Sunday, August 28, 2016

D.J. Bodden on Writing Black Fall, Volume One of the Black Year Vampire Saga

D.J. Bodden talks to Alexander “The Engineer” Lim, host of AuthorStory by about his book, Black Fall, Volume One of the Black Year Vampire Saga.

“If you have this perfect line, say it, and if you have this perfect action, do it.” ~D.J. Bodden

D.J. had a very varied childhood, being born in the Cayman Islands and then spending his childhood in Monte Carlo and being educated in the French educational system. It was when he was seventeen that he realized that he didn’t particularly take well to the thought of the career track that he foresaw being laid out for him with that system, as he was a storyteller at heart. Being a Marine veteran, D.J. remarked that military veterans had a lot of stories to tell, even those they didn’t tell anyone else, and was attracted to the stories behind the boxes full of “neat things” that they had. He spent thirteen years in the military, which he was able to do as he held both British and American passports, and it was while he was in the naval academy that one of his professors suggested that he major in literature.

It was towards the end of his final deployment in Afghanistan that he wrote his first book, one which, he admits, was “horrible.” He then worked with editor Michael Garrett, Stephen King’s first editor, who gave him a great deal of constructive advice. D.J. then spent the next two years after that researching and working on his craft as a writer, as well as becoming an editor, helping other writers. It was while he was doing that when he met with writer Joe Cleveland, who came to him with a concept which D.J. became invested in, to the point that he began altering the story, with Joe Cleveland’s assent, and made it more his own. Joe ultimately didn’t like the direction the story was taking, so when Joe offered to essentially sell the rights to D.J. for a particular sum, D.J. took the offer; and it was thus that Black Fall came into being.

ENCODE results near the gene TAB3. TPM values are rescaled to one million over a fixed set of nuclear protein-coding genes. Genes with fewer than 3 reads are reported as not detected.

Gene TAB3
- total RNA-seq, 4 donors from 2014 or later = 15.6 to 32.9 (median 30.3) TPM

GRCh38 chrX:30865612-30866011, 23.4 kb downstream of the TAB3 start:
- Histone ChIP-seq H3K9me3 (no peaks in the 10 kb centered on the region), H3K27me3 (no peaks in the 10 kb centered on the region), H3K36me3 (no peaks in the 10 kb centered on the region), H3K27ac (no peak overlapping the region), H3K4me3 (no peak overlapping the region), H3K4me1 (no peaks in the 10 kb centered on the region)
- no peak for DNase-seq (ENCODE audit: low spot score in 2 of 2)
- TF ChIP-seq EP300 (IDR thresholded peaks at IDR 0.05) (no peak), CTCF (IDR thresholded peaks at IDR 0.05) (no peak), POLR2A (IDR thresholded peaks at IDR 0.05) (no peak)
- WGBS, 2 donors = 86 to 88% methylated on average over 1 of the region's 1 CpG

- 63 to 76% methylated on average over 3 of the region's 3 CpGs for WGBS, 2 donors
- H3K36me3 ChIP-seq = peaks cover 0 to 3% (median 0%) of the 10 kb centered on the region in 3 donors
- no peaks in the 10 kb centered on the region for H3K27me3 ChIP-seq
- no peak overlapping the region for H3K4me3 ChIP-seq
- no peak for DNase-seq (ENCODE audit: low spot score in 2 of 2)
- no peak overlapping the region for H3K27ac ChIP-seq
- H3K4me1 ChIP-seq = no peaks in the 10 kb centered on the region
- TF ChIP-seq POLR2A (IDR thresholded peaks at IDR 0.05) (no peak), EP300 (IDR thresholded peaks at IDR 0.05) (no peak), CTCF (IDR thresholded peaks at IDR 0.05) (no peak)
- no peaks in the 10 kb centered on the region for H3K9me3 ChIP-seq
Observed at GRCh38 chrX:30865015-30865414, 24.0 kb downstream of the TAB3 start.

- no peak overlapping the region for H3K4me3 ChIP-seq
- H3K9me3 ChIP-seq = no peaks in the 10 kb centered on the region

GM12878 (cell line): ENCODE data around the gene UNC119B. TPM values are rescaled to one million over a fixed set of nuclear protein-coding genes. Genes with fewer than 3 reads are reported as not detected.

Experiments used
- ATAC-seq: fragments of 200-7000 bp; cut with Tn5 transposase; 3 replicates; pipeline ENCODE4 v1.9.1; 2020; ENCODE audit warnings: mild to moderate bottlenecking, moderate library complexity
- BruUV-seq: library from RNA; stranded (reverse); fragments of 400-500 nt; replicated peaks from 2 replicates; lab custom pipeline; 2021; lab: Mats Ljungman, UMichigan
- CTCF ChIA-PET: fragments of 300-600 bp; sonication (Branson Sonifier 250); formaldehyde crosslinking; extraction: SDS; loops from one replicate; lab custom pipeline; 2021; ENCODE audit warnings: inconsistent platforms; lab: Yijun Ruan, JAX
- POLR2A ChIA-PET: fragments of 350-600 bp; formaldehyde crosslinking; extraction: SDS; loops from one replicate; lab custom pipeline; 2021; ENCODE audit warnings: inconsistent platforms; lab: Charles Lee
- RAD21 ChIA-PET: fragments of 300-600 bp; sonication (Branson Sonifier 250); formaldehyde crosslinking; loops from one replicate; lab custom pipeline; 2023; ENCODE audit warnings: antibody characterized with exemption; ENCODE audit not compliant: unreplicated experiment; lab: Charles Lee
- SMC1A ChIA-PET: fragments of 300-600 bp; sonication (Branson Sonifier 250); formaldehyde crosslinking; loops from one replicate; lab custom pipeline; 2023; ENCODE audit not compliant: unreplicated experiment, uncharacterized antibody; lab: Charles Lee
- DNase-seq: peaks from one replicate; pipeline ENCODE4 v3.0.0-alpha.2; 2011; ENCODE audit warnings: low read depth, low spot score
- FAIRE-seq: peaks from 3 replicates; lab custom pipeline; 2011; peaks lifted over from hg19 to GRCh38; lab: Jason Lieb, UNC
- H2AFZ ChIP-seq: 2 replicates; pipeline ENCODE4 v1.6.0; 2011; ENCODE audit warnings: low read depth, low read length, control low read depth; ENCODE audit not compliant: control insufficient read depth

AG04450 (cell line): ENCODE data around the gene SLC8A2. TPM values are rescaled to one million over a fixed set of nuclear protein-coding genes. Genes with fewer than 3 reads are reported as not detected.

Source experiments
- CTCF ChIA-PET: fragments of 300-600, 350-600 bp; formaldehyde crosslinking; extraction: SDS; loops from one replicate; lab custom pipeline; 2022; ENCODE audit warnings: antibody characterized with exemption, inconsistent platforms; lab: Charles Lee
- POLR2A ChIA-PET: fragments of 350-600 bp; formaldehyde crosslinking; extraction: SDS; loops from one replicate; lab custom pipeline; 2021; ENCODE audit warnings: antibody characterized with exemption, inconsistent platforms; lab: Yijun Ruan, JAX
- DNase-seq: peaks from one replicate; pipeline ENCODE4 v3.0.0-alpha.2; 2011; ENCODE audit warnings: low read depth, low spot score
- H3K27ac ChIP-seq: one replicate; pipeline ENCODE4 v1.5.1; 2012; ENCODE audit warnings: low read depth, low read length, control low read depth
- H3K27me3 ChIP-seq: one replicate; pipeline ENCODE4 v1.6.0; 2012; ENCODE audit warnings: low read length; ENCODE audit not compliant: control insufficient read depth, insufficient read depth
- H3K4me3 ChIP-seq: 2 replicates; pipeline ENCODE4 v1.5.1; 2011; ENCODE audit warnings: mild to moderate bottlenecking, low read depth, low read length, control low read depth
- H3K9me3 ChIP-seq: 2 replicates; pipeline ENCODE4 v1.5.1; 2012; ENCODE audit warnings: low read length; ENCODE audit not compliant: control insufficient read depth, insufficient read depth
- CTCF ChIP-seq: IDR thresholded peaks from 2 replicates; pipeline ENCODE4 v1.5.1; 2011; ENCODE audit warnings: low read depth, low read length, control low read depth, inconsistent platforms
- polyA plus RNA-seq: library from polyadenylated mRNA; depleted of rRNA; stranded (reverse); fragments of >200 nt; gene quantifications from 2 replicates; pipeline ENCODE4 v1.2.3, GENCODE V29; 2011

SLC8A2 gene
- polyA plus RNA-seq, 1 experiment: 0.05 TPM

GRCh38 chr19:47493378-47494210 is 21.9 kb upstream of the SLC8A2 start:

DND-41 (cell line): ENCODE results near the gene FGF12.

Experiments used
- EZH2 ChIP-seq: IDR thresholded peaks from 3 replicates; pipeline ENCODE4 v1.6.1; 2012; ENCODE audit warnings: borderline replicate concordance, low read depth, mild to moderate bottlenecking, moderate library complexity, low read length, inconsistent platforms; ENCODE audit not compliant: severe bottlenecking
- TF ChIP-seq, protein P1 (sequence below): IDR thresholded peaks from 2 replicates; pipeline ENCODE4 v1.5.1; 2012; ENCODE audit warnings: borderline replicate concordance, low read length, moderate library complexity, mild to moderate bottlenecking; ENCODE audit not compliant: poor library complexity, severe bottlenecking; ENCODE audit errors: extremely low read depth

D.J. was familiar with the classic stories of vampires, such as Bram Stoker’s Dracula and The Vampire Lestat, so he found the kind of vampires in such stories as Twilight somewhat funny. For him, vampires are intellectual creatures that are outliers of human society, and through the book, he explored what it would be like to have such creatures exist in the practical, everyday world we all live in. He also.notes that various literary movements become popular because people, at the time these movements are popular, wrestle with questions about certain sectors of society which are reflected in these movements, and it is in this context that D.J. writes about vampires.

D.J. took six weeks, after buying Joe out, revising it so that it would be the start of a book series, which is designed to follow the lead character, Jonas Black, from adolescence to his sixties, through literally world-changing events that also change him. The characters in the final version of the book aren’t as originally conceptualized by Joe Cleveland, in conformance with the change in the concept of the story. He filled out the characters’ back stories in particular, such as the one for Doris, to make them more three-dimensional than they had originally been, noting that he spent “thousands of hours” doing research and re-imagining the characters. He hated the kind of style that focused on setting, which he experienced while learning French literature, and so focuses on a more visual style of description, keeping the descriptions of setting at a minimum.